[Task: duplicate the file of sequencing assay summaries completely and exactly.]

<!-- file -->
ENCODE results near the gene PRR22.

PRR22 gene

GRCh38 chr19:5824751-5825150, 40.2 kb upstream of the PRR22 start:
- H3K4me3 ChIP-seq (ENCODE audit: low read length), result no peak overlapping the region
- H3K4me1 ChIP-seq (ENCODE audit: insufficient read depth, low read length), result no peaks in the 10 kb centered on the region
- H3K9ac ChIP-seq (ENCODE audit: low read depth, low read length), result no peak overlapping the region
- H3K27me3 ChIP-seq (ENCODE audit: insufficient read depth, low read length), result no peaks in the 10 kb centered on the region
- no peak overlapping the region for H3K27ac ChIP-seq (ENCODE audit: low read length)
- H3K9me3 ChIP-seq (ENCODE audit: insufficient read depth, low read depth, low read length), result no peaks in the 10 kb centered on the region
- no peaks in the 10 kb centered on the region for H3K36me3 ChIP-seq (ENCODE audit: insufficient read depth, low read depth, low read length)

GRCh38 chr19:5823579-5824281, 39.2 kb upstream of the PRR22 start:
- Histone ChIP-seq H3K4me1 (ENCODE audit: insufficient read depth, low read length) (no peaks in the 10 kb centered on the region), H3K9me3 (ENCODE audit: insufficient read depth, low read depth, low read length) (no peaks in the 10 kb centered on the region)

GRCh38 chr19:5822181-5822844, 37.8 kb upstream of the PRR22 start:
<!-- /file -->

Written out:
ENCODE results near the gene PRR22.

PRR22 gene

GRCh38 chr19:5824751-5825150, 40.2 kb upstream of the PRR22 start:
- H3K4me3 ChIP-seq (ENCODE audit: low read length), result no peak overlapping the region
- H3K4me1 ChIP-seq (ENCODE audit: insufficient read depth, low read length), result no peaks in the 10 kb centered on the region
- H3K9ac ChIP-seq (ENCODE audit: low read depth, low read length), result no peak overlapping the region
- H3K27me3 ChIP-seq (ENCODE audit: insufficient read depth, low read length), result no peaks in the 10 kb centered on the region
- no peak overlapping the region for H3K27ac ChIP-seq (ENCODE audit: low read length)
- H3K9me3 ChIP-seq (ENCODE audit: insufficient read depth, low read depth, low read length), result no peaks in the 10 kb centered on the region
- no peaks in the 10 kb centered on the region for H3K36me3 ChIP-seq (ENCODE audit: insufficient read depth, low read depth, low read length)

GRCh38 chr19:5823579-5824281, 39.2 kb upstream of the PRR22 start:
- Histone ChIP-seq H3K4me1 (ENCODE audit: insufficient read depth, low read length) (no peaks in the 10 kb centered on the region), H3K9me3 (ENCODE audit: insufficient read depth, low read depth, low read length) (no peaks in the 10 kb centered on the region)

GRCh38 chr19:5822181-5822844, 37.8 kb upstream of the PRR22 start: